The purpose of this write-up is to help people choose a fractal generating program so that they can make wonderful fractals. Of the two hundred or so programs that are available on the Net, I have used about 20 different ones, with varying degrees of success. This page contains my recommendations and free program downloads both in the body and at the end.

I propose the following criteria, roughly in order of importance:

1) The

a)

b)

The program should create images whose colour varies continuously rather than discretely. It should produce a variety of colours and textures, as opposed to solid blocks of colour, dotty images, or silhouettes.

2) It should offer a variety of

3) The scope it gives for

4) Utility. It should be

5) Cost. Unless the program is streets ahead of the

Produces chunky or pontillist-looking ('dotty') images in at most 256 colours. The images look crude compared to 24-bit ones. It is not easy to use and DOS-based. Colour manipulation is very awkward. It has many algorithms and you can generate your own, up to a point. It has good zooming-in controls (eg you can rotate the zoom window). It was a great program in its time but is now something of a museum piece.

Download the latest version for free:

Produces a tremendous variety of rich images, with often spectacular colour. It has 117 built-in algorithms and you can

No program I know produces novel and interesting images as easily as ktaza. Colours tend to be brilliant and it has 48 built-in algorithms. Unfortunately, ktaza has quite a few bugs. Despite this, I recommend it strongly.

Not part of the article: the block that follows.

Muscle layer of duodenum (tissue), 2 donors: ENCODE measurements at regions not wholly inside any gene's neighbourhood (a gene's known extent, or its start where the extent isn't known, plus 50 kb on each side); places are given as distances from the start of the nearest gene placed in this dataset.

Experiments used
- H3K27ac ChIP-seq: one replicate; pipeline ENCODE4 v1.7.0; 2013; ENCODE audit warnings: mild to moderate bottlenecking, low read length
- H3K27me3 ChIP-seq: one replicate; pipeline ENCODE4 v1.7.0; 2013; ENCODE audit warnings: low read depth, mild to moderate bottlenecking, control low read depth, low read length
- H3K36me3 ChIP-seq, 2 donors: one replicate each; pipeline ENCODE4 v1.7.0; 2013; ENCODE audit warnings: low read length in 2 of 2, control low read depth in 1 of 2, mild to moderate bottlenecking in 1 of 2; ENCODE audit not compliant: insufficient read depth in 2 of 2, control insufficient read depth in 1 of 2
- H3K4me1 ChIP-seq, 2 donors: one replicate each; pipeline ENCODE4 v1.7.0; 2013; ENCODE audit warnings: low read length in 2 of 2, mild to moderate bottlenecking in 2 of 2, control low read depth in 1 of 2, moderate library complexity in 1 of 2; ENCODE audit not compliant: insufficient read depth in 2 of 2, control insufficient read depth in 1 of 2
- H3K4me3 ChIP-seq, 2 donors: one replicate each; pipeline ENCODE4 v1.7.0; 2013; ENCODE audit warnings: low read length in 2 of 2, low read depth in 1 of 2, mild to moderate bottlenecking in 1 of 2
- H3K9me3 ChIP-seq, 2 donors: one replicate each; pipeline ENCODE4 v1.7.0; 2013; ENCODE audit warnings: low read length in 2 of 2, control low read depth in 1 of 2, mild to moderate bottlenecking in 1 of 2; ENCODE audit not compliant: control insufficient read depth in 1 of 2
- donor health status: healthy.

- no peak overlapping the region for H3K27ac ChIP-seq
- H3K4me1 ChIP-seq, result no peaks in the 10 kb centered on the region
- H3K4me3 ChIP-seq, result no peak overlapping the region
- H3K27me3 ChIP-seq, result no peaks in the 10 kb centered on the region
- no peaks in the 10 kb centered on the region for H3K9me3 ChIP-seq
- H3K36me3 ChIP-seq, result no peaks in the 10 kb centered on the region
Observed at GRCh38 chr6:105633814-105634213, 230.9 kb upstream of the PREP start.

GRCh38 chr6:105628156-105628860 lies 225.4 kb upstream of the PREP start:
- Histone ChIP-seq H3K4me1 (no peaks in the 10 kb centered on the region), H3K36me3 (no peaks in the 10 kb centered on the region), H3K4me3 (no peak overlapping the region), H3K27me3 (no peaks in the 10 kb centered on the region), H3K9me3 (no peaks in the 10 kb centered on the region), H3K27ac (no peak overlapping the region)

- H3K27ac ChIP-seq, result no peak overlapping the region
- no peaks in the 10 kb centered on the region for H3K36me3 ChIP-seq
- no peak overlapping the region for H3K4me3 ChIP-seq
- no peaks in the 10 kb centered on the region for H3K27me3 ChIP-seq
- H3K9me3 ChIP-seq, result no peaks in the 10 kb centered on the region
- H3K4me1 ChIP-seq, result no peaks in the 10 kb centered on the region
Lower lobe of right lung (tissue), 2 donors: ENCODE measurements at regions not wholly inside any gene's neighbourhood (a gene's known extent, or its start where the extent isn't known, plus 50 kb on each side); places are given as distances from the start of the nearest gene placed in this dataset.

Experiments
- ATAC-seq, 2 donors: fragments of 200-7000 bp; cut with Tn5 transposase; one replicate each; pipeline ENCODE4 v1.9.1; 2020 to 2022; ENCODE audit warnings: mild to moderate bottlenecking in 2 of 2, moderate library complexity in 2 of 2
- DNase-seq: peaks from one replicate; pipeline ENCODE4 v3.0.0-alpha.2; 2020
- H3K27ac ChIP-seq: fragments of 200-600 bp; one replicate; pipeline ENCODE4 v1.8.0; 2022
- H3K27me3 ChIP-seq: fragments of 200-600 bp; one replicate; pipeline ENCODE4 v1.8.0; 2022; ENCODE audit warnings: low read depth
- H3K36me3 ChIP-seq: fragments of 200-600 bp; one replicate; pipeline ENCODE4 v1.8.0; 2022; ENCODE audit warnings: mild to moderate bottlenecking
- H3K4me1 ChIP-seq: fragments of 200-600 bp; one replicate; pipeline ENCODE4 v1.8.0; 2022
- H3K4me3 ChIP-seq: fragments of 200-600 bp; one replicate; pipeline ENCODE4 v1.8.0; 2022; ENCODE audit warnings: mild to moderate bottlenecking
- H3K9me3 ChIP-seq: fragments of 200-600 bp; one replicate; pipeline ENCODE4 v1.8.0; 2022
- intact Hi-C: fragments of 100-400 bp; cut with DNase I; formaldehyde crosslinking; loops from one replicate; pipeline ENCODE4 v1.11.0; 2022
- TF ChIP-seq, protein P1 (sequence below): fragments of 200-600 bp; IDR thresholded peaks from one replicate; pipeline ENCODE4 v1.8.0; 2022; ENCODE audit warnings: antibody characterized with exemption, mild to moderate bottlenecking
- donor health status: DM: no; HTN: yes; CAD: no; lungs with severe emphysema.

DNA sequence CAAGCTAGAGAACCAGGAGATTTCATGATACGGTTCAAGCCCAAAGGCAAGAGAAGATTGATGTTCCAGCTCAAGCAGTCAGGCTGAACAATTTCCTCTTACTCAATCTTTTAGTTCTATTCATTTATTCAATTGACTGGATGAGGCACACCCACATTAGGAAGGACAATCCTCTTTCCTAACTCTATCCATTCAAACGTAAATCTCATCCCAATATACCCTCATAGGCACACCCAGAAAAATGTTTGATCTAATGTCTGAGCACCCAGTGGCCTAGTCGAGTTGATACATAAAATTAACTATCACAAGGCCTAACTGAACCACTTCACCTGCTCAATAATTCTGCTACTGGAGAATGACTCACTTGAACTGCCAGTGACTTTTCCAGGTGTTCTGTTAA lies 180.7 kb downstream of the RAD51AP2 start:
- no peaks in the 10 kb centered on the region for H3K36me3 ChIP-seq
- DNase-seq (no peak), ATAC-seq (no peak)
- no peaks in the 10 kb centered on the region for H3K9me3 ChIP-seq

It has 50 algorithms and is overall a superb program and currently my favourite, together with Sterling2. It produces rich colour and interesting textures. Its only drawback is that it is not free, but see below...

Sterling2 v1.7 ***

It has 50 algorithms and is overall a superb program. It is the best free fractal generator in my opinion. It produces rich colour and interesting textures, giving rich effects. Sterling2 is identical to Sterling except that all its formulae are different. The zip file includes simple instructions. Room 20, Room 21, Room 22 and Room 23 showcase what can be done with the program. Sterling2 is free to download and use:

Download Sterling2 v1.7 Size = 436 Kbytes, free and highly recommended.

This program allows you to make amazing three-dimensional fractals. It also allows you to make fly-overs into and through the objects it draws. These fractals are three-dimensional because, although they are two-dimensional pictures on the screen, they depict three-dimensional virtual objects that exist somewhere in mathematical space, in the same way as a perfect cube exists as a mathematical object. Making three-dimensional fractals is like photographing a sculpture, whereas making two-dimensional fractals is like photographing a painting. All the 3D fractals on my site were made using the Visions of Chaos program, which is available at Softology. The program is now free and I highly recommend it. I have written simple instructions for using the program.